- Basics of total laryngectomy
- Living with total laryngectomy
- Atos Medical – Supplier of Provox
- Pulmonary rehabilitation
- Heat and Moisture Exchanger (HME)
- Attachments – adhesives & tubes
- Voice rehabilitation
- Speaking with a voice prosthesis
- Voice prosthesis
- Speaking with an electrolarynx
- Esophageal speech
- New night-time solution
- Flexible insertion system
- Free your voice™
- Jaw mobility
Similar to undergoing physiotherapy after a sport-related injury, you need to understand that your ability to speak has changed before and after a laryngectomy. This means there will be a transition period back to full health and vocal exercises will assist your recovery.
How “voice” is produced
Before a laryngectomy, your voice is produced by vocal cords located within the larynx. These vocal cords are the source of natural voice. During exhalation, the air passes the vocal cords, which produce sound through a rhythmic opening and closing.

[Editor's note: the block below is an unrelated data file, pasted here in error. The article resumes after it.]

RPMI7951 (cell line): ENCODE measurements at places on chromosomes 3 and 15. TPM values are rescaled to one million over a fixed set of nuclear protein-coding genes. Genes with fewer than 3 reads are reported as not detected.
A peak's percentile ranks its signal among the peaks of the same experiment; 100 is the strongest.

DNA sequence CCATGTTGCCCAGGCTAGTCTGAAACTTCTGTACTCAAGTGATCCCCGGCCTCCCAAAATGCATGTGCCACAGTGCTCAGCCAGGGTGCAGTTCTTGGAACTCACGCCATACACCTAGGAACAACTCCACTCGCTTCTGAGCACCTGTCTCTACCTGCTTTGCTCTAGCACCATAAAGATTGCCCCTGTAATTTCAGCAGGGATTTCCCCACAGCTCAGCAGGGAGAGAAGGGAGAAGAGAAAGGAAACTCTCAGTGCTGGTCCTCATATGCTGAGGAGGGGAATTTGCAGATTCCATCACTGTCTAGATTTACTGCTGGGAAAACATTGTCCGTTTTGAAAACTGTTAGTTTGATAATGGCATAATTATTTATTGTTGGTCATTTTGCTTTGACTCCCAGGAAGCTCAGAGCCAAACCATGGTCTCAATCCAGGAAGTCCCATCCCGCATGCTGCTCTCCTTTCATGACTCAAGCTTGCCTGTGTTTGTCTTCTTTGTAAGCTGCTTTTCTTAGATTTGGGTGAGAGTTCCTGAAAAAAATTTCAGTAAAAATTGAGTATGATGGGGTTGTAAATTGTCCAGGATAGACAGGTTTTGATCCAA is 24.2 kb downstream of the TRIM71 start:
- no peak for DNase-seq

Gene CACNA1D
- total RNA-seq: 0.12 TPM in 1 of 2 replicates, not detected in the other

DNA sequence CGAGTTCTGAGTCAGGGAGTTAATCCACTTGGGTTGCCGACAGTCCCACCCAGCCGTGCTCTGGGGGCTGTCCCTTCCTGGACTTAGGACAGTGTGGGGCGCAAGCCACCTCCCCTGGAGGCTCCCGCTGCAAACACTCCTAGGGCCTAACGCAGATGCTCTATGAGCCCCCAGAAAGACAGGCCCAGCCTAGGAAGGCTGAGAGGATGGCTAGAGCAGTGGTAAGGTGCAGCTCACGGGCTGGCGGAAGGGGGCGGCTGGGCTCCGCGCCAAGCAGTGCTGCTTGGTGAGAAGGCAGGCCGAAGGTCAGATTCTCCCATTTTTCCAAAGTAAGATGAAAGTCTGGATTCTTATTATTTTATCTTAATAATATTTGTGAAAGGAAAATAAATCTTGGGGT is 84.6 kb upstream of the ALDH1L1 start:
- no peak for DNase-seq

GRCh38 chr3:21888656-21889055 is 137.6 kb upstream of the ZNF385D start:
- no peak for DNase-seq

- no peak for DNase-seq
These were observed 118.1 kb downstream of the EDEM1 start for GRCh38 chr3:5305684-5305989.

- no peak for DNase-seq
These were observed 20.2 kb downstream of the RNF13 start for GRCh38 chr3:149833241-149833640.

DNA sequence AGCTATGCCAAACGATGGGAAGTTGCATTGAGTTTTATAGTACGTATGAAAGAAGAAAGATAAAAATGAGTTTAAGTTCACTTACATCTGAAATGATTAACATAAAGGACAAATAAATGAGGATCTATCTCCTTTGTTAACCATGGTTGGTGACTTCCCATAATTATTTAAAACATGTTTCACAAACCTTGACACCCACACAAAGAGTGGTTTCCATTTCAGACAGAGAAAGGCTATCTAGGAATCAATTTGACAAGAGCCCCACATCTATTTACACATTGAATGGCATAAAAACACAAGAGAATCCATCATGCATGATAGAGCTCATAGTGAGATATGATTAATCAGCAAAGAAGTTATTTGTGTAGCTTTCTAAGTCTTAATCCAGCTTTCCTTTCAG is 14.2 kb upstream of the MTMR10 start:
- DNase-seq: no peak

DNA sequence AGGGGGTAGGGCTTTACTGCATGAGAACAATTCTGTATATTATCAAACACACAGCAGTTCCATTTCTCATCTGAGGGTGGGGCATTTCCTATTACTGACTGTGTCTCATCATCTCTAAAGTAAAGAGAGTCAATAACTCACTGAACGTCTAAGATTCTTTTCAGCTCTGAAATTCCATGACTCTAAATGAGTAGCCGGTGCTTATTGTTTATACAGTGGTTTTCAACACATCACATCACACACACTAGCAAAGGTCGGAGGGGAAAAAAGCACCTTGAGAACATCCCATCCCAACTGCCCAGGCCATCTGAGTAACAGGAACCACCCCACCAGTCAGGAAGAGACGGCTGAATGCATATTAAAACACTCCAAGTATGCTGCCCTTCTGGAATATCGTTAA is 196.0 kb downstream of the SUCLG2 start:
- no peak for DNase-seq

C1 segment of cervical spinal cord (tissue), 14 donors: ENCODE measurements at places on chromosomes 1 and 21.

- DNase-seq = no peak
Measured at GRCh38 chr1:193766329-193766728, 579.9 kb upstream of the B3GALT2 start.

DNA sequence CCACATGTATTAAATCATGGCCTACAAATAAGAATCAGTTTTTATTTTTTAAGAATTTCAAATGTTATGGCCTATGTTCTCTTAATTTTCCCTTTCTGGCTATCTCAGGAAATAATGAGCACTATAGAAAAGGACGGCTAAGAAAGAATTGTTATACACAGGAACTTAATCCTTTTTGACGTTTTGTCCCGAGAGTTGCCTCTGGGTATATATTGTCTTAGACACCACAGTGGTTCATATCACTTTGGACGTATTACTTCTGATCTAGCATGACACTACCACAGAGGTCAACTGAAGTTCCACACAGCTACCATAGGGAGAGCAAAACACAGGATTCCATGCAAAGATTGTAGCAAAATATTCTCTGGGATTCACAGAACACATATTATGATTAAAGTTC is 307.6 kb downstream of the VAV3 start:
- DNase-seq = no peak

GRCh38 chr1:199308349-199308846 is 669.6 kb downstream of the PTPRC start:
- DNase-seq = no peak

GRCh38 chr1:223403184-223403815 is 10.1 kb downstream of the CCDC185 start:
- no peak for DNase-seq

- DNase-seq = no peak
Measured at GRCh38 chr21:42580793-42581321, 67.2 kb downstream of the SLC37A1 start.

Your voice is different after surgery
A laryngectomy means your larynx is removed – including your vocal cords. But there are several ways to regain your voice with the help of your speech and language pathologist.
The three most common voicing methods learned after surgery are: speech with a voice prosthesis (tracheoesophageal speech, electrolarynx and esophageal speech.
Your voice will sound different than it did before, because it is no longer coming from your vocal cords. With esophageal and tracheoesophageal speech, your voice source will be located in your food pipe instead.
Speech therapists can help you to overcome this, by focusing on different ways to make your voice as clear and intelligible as possible.
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